State Holidays. Washington recognizes ten specific days as state legal holidays—New Year's Day, Martin Luther King, Jr. Day, President's Day, Memorial Day, Independence Day, Labor Day, Veterans' Day, Thanksgiving Day, Native American Heritage Day, and Christmas Day. In addition to legal holidays, the Legislature has statutorily recognized a number of days to commemorate an event, individual, or groups.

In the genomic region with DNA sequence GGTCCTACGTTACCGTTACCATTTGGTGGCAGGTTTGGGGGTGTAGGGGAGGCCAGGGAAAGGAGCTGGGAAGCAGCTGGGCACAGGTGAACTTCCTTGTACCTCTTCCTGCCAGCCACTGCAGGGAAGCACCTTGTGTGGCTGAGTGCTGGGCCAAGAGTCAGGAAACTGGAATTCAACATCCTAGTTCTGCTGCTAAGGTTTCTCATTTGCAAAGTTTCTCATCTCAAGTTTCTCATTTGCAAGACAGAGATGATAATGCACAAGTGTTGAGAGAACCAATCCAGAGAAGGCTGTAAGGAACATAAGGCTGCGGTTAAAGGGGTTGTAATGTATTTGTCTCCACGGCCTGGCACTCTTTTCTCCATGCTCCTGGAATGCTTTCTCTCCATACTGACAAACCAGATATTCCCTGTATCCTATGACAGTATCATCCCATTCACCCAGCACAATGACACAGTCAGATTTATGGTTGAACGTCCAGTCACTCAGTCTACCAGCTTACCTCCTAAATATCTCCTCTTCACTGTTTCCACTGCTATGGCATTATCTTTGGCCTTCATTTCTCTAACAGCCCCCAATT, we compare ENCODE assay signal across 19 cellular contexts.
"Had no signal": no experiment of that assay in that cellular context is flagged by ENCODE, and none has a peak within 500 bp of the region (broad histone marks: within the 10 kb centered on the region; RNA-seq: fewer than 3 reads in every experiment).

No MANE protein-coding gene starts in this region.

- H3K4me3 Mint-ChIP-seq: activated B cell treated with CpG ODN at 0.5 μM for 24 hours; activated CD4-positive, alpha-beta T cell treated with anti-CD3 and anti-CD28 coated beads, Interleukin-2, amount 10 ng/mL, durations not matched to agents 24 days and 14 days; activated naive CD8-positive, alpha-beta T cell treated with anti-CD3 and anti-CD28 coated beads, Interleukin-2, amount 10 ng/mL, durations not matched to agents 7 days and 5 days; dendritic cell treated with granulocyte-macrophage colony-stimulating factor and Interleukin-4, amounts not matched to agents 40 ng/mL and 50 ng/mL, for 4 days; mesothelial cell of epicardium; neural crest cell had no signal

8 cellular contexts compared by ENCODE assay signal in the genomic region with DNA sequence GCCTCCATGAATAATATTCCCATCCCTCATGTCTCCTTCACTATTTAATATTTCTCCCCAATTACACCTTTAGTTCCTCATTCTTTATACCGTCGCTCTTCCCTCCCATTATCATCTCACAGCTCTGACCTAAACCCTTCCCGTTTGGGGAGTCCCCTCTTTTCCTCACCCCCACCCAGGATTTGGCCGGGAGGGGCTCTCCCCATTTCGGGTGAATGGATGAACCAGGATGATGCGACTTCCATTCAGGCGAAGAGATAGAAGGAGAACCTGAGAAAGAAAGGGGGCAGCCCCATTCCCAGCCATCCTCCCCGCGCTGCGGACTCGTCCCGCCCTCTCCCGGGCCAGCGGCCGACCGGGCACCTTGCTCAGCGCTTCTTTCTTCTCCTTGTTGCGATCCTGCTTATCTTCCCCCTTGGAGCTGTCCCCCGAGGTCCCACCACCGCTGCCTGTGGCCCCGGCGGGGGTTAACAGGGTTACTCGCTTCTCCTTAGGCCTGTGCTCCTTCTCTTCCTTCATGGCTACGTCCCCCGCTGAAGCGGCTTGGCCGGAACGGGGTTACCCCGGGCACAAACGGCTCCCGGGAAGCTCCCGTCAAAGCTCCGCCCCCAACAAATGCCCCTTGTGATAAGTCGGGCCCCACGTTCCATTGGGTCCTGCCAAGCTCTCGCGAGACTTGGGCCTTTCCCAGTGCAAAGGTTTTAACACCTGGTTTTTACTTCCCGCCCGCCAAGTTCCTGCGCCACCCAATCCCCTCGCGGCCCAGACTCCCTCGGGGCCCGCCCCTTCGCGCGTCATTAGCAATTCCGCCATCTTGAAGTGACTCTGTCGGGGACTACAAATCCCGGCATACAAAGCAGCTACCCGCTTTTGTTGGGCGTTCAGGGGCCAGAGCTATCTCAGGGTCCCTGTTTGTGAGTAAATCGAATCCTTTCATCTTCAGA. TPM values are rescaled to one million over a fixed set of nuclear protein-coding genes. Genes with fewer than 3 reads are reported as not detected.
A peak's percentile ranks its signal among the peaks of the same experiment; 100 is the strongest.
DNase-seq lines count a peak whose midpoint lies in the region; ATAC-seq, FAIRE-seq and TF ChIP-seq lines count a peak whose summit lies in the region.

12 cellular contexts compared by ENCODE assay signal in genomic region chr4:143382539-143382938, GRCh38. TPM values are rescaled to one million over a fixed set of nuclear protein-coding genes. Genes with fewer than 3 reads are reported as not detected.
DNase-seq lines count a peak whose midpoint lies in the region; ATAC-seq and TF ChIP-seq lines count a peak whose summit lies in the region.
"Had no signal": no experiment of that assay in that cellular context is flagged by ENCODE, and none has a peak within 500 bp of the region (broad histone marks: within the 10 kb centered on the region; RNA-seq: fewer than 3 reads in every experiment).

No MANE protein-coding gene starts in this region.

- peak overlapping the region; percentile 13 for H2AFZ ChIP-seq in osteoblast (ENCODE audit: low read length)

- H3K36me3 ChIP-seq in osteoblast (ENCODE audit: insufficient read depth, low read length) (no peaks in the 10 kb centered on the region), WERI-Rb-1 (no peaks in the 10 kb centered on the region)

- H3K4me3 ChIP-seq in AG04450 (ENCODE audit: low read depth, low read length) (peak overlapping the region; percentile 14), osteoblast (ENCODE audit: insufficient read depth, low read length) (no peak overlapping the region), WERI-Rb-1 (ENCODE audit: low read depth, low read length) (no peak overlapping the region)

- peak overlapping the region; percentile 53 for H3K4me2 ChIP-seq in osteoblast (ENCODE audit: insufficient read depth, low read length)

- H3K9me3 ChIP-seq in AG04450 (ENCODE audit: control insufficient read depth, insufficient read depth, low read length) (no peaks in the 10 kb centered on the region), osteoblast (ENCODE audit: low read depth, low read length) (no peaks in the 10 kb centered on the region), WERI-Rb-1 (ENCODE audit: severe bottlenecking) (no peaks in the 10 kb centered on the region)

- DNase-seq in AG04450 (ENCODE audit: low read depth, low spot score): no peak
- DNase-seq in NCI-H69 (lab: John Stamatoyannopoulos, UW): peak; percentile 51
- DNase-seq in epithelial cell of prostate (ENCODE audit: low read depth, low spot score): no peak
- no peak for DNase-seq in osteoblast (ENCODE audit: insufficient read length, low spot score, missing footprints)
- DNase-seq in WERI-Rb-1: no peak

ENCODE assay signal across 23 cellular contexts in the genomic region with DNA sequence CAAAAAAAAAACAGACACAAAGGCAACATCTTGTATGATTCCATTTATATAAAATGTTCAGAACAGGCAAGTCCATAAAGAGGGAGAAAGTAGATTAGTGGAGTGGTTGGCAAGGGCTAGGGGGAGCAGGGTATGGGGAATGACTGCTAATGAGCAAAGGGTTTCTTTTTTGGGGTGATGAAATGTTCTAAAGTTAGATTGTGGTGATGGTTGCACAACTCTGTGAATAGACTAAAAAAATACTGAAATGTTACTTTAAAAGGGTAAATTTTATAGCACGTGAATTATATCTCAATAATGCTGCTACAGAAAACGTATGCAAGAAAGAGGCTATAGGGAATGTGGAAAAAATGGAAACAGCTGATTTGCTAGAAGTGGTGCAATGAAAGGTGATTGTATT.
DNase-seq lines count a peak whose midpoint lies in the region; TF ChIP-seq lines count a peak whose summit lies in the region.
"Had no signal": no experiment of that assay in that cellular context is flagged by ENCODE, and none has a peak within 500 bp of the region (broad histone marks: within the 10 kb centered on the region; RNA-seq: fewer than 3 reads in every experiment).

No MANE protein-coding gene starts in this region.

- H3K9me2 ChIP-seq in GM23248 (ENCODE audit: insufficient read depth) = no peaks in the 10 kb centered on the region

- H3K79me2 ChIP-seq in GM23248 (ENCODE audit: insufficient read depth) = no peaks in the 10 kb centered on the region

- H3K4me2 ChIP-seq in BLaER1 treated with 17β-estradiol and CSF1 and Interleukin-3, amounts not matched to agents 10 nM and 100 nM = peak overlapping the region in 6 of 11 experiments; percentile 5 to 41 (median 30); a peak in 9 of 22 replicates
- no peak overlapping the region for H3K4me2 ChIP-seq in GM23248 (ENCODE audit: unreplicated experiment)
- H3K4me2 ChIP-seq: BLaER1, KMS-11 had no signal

Juneteenth. On June 19, 1865, more than two years after the effective date of the Emancipation Proclamation, people in Galveston, Texas, finally learned that the Civil War had ended and enslaved people had been freed. June 19th has subsequently been celebrated as "Juneteenth" or Emancipation Day to commemorate the abolishment of slavery. In 2007, the Legislature designated Juneteenth as a day of remembrance for when slaves learned of their freedom. Forty-six other states and the District of Columbia also recognize Juneteenth as either a holiday or day of observance.
June 19, recognized as Juneteenth, is designated a state legal holiday.